That's a big chemical engineering problem. And so there's ways to retrofit these flu stacks, the giant exhaust pipes of a factory. There's ways to retrofit instruments or equipment on there that will remove the CO2 from the flue gas and purify it. So, you know, flue gas might be 18, 17 % CO2 from a power plant. And you want to get that up to, you know, 98, 99, 95%, whatever it might be, some higher concentration of CO2 for storage. So there's different technologies to do that absorption methods and membranes and separations. But at the end of the day, the idea is really to just take a dilute gas of exhausts of CO2 and other things and concentrate it to pure CO2 and then we can do something with it from there.


You mentioned the geological part of this. What exactly, where exactly do you or are you working on trying to store this?


Yeah, well, so backing out just a little bit from the geology side of it, before we even put the CO2 into, before geology comes into play, we can ask the question, are there other things we can do with the CO2? So we capture all the CO2. Well, a big part of carbon management or CO2 reductions is try to utilize parts of that CO2. Can we use the CO2 for some beneficial use before we even have to deal with why I'm working on the geology? And the answer is in some cases, yes. We use a lot of CO2 for food stocks. So things like your carbonated water, your fizzy water, soda water, your beer, things of that nature. they require CO2. So, you know, we can use captured CO2 in other places and that's probably the ideal situation because then we're kind of closing the loop on that CO2 emission stream. Rather than getting to the atmosphere, we're getting to the products we call that utilization. Sometimes carbon capture and sequestration is called carbon capture utilization and sequestration. So the U is a big challenge you want. A lot of folks are working on that. Now, once you get through the utilization part of it, you start talking about the storage or the sequestration to use the fancy word.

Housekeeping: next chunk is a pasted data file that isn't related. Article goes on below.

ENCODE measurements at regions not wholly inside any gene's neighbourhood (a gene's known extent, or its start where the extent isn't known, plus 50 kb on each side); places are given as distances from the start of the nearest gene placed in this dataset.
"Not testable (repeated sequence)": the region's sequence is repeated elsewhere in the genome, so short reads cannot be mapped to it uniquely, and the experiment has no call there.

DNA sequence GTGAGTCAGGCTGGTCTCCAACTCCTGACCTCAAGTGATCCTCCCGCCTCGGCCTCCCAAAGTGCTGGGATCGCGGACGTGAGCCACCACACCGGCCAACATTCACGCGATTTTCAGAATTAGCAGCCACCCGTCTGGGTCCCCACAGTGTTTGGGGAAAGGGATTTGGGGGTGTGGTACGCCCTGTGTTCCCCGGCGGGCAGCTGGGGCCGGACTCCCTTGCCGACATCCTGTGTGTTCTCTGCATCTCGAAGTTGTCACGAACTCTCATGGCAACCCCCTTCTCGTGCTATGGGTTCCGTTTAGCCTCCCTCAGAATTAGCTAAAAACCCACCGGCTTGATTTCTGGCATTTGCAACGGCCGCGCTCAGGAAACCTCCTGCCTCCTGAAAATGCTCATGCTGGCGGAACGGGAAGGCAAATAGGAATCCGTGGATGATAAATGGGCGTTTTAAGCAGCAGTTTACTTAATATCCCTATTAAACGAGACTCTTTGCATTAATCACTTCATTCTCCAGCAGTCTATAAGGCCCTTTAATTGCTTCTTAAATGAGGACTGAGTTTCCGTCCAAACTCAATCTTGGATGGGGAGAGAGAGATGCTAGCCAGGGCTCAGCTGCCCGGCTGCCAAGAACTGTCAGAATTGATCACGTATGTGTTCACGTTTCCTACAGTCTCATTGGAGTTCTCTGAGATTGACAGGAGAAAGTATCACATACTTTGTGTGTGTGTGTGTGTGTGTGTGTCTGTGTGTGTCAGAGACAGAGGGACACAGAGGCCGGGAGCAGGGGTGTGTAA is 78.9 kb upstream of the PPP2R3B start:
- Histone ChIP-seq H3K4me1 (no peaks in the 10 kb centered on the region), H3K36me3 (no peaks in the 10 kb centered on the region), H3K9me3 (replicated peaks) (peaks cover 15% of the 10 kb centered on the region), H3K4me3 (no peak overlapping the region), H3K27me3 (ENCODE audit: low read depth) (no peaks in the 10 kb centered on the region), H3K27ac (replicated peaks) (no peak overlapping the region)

Now we generate so much CO2 that we can't make enough. I mean, we generate more CO2 than we can produce beer and Coca -Cola, right? So we got to have to do something with all this excess CO2. We don't want it going into the atmosphere. So one technology that we are working with and that a lot of folks around the country are now working with is to take that captured carbon dioxide stream and pump it into deep geologic formations. So we're talking much deeper than groundwater aquavers.

We think about oil and gas reservoirs right there. They've been geologic formations that have been holding liquids and gases for millions of years. The idea with geologic carbon storage is that we're looking for geologic formations that can potentially store our CO2 at many kilometers deep. So, three, two, three, four kilometers underground is where we want to try to put the CO2. And the idea being we pump the CO2 into these geologic formations and then it gets trapped and it gets stored down there. Just like oil and gas is stored for millions of years, we want to try to store the CO2 down there so that it won't escape and go into the atmosphere. So this is a technology to capture at the plant, pump it back into the earth, and keep it out of the atmosphere. And so at the end of the day, that's what geologic carbon sequestration is. It's putting the CO2 back in the earth.


Okay, wow. I'm glad you mentioned the part about utilizing some of it because I think that was a part that I'd never really...talked about or really read about and but I guess if I was to summarize that we produce a lot of carbon and we'd like to use a lot of it but we simply cannot drink as much soda and beer as there is carbon so we kind of do something else with it right? So we have to do something else with it?


yeah that's exactly right.


So when it comes to putting it back in the earth are there certain types of rocks or certain areas of the country that that where this is going on that have proven better for that?